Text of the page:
The key to a successful soybean harvest is preparation and anticipating problems, say Extension specialists.

Here are several soybean and machinery experts’ tips to help you head into harvest with the fewest headaches, breakdowns and delays:

1. Inspect machinery in advance. “Know the recommended combine and cylinder settings,” advises Mike Staton, Michigan State University Extension educator for Allegan County and Soybean 2010 project coordinator. “Have the equipment well maintained and ready to go by harvest.”

Inspect machinery for potential problems before heading into the field, agrees Mark Hanna, Iowa State University Extension ag engineer. “Inspect belts and chains for proper tension, check auger flighting wear and look at wear on rasp bars and the cylinder or rotor concave,” he says. “Also, check the cleaning shoe for broken or bent sieves.”

The cutter bar should undergo the most scrutiny, advises Hanna. “For soybeans, 85-90% of total machine losses tend to be at the head,” he says. “Of these head losses, probably 80% occur at the cutter bar. Check the cutter bar for wear and flex and height-control adjustments to help assure more beans are harvested.”

Ensure all knives are sharp and that knife guards are tight and in good condition.

2. Scout fields before harvest. “Pre-scout your fields by mid-August for weed issues,” advises Hanna. “Know what to expect.”

Viny weeds like morning glory and burcucumber can create difficult challenges at soybean harvest, says Vince Davis, University of Illinois Extension soybean agronomist. “If fields have viny weeds, you might have to wait until they dry down to harvest; or spray bad patches,” he says.

Green stem – stems that stay green after leaf drop – can also complicate harvest, adds Davis. “Green stem is difficult to predict from year to year,” he says. “In some cases, it can take a frost to kill green stems and allow for harvest. Usually it’s related to having few or no pods on the plant. Don’t let just a few pockets of green stem delay harvest for the rest of a field.”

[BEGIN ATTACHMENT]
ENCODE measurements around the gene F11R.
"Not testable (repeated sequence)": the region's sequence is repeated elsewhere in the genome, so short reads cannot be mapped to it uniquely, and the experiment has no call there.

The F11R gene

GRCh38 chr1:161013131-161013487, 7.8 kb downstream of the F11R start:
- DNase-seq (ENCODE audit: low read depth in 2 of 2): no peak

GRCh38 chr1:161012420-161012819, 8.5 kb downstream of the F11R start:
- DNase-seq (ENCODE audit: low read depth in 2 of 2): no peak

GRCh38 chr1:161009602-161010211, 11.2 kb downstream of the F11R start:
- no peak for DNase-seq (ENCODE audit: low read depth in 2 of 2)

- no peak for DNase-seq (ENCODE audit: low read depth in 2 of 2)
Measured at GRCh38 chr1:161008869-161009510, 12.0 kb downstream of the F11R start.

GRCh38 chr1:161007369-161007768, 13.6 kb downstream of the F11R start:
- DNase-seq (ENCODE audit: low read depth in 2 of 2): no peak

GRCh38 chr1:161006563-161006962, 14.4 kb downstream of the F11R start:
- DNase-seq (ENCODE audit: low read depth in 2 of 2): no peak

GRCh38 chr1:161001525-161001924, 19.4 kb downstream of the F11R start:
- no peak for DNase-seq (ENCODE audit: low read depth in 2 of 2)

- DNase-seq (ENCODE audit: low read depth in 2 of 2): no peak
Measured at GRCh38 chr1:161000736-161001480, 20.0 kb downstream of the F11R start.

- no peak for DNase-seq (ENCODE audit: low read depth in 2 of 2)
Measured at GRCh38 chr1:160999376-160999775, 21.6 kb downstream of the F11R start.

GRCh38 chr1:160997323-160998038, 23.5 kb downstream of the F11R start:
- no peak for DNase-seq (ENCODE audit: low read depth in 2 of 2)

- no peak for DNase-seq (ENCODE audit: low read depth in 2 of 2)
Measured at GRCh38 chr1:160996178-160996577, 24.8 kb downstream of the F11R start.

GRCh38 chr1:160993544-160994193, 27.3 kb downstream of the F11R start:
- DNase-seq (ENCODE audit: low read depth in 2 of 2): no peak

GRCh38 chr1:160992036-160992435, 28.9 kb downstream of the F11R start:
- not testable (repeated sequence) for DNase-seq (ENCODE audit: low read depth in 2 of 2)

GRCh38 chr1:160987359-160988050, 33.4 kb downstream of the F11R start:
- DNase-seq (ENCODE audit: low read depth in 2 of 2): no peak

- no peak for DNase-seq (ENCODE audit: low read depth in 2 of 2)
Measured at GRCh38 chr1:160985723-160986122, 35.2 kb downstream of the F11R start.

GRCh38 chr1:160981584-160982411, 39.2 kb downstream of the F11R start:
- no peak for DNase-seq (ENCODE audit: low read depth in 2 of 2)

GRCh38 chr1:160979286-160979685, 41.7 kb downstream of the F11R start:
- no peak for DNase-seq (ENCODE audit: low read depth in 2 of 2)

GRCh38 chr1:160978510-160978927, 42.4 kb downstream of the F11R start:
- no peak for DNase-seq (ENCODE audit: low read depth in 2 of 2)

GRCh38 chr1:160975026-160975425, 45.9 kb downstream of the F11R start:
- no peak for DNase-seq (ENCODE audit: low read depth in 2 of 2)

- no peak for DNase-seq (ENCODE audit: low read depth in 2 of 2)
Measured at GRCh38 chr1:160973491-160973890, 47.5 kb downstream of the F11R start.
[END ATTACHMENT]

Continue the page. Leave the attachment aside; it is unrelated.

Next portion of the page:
3.Carefully monitor moisture content to stop shatter losses, emphasizes Staton. “The biggest mistake with soybean harvest is poor timing,” he says. “Harvest fields sooner rather than later to avoid the repeated drying and rewetting cycles that can increase shatter losses once moisture levels initially drop below 13%.”

Moisture content will change from field to field, depending on planting dates, variety maturity and time of day, says Staton. “Try to time your initial harvest right around 15% moisture content,” he advises. “As you move from one field to another, recheck the moisture content and adjust your combine settings. Moisture levels change more rapidly in soybeans than they do in corn.

“Once soybeans dip below 11% moisture, you’ll have problems with shattering,” he says. “One solution is to wait to harvest until evening, when humidity levels increase. When moisture levels are above 15%, then soybeans are too wet to combine.”

4. Get low, stay low. Lodged or stunted beans can present a challenge at harvest, says Orvin Bontrager, Servi-Tech, Inc., Aurora, NE. “Get the reel or soybean head down low enough so that you’re not missing any pods.”

Strive to keep bean harvest losses from machinery and operator error at about 1 bu./acre or less, says Hanna. “The average machinery loss during soybean harvest in a good year in the Midwest is about 1.5 bu./acre,” he adds. “However, for every inch that you cut too high, you lose about 1 bu./acre. It’s also common for combine operators who have not properly adjusted machinery settings to lose 2-5 bu./acre or more.”

If the crop is standing well, Hanna advises setting the reel index (ratio between reel speed and ground speed) for the bat and finger pickup somewhere between 1.25 and 1.50 (25% faster or 50% faster than ground speed). If the crop is lodged, he recommends increasing the reel index to 1.50-2.00.

5. Adjust on-the-go. Check your grain tanks periodically for unthreshed pods and split or damaged beans and adjust concave and cylinder settings on-the-go as necessary, says Staton. “Also, check the ground behind the combine for unthreshed pods or for shelled beans left on the ground and adjust the blower and sieve settings if necessary,” he adds.

6. Consider corn first. “Farmers who planted corn early and soybeans late may harvest some corn first before finishing soybean harvest,” says Robert Hansen, Ohio State University Extension ag engineer. “That way you won’t hold up corn harvest while you’re waiting for soybeans to dry down.”

Farmers who want to receive the best price by weight can also blend loads of high- and low-moisture soybeans before delivering to the elevator to achieve an average 13% moisture level, says Hansen. “If you deliver beans at 11% rather than 13%, you’ll deliver less water to the elevator than you’re allowed to, and you’ll sacrifice up to $200/1,000-bu. load,” he says. “Higher-moisture soybeans can be dried quickly in a storage bin with natural air (0.5-1.0 cfm/bu.) to avoid reduced quality.”

7. Screen your beans. “If you’re storing soybeans for future delivery in March or April, screen them prior to loading them into the bin,” says Hansen. “Pods that are green, weed seed and fines all contribute to an increased chance of spoilage.
“You can also unload soybeans from bins, run them through screens and reload them into bins later in the fall,” he adds.

8. Stay safe. Consider safety issues and emergency preparations before harvest, Hanna recommends.

August 2010